Mobile advertising helps you reach customers who want to buy something by presenting your ads while they’re on the go. If you sell Italian food, your ads might encourage a hungry family in your area to stop in for pizza. If you offer massage services, stressed men and women near your wellness center can quickly find you and schedule a visit.

 

Hyperlocal advertising

Hyperlocal advertising is a form of mobile advertising that targets potential customers in real time. This marketing method applies local data, such as whether it’s sunny or rainy, to help drive visitors to your business.

You can also use hyperlocal advertising when you launch desktop campaigns, but you may prefer to focus on mobile users. This method of advertising is highly targeted, so it works well with consumers who are already near your business.

Advertisers use beacons and geofencing technology to find people who are very close to your company or engage customers who are currently at your place of business. Beacons are compact devices scattered throughout an establishment that sends signals through Bluetooth. Smartphone apps pick up these signals and notify customers about special deals.

Geo-fencing relies on GPS tracking within a specified radius to attract potential customers. Walmart and Starbucks use geo-fencing to attract and retain customers.

 

Local advertising ideas and examples

Sometimes local advertisements make national news. In early 2017, a low-budget commercial for an animal shelter garnered millions of views after circulating on social media. FurKids, which produced the popular Kitty Kommercial, jokes that the commercial was super cheap, with production costs of “a couple cans of cat food for the cat stars.” The company filmed the entire commercial, which was improvised rather than scripted, in just 30 minutes.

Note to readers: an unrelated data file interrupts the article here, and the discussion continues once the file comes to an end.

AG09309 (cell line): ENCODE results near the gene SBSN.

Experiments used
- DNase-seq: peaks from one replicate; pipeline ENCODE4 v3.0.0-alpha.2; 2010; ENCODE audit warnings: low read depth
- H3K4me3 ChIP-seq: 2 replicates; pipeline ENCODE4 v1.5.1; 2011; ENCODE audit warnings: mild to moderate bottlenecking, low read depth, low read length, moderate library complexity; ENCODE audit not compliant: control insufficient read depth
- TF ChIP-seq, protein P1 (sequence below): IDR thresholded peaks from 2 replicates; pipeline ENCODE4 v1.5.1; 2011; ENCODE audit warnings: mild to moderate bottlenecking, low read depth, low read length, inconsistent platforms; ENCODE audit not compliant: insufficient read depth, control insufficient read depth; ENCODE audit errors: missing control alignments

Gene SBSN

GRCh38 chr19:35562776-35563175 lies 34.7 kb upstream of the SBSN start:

You may have also heard about Nationwide Insurance’s “Life Comes at You Fast” display in Columbus, Ohio. Ten years later, marketers around the world still praise the clever execution of this paint-drenched billboard and its prop cars.

Here are some tips on how to create your own memorable local advertising campaign:

  • Get creative with your advertising medium. If it’s legal in your area, consider sharing your message via street art.
  • Use inside jokes that local residents understand. If the city jokes that residents need heat and air conditioner on the same day, you can use that to promote clothing or HVAC services.
  • Mention local sports teams or celebrities in your campaign. Remember, you may have to request permission from a team or individual before you do this.
  • Keep it civil. Don’t bash local mom-and-pop restaurants or do anything to upset your viewers when you promote your own products or services.

Curious which marketing methods don’t do well? Visit Reddit for a cringe-worthy compilation of awful commercials, many of which are from local advertising campaigns. Watch some of these videos before you create your own commercial so you know which mistakes to avoid.

Approximately 80% of Internet users search for local data. If you ignore this statistic, then you might neglect a large chunk of potential customers when you promote your company. Capture the interest of local shoppers and drive them to your business to make a purchase when you utilize multiple methods of local advertising.

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A Six Sigma black belt, Sarah writes regularly on business and project management, marketing and technology. When she's not working with local youth or writing for global clients, she spends time on a crooked mountain with her family.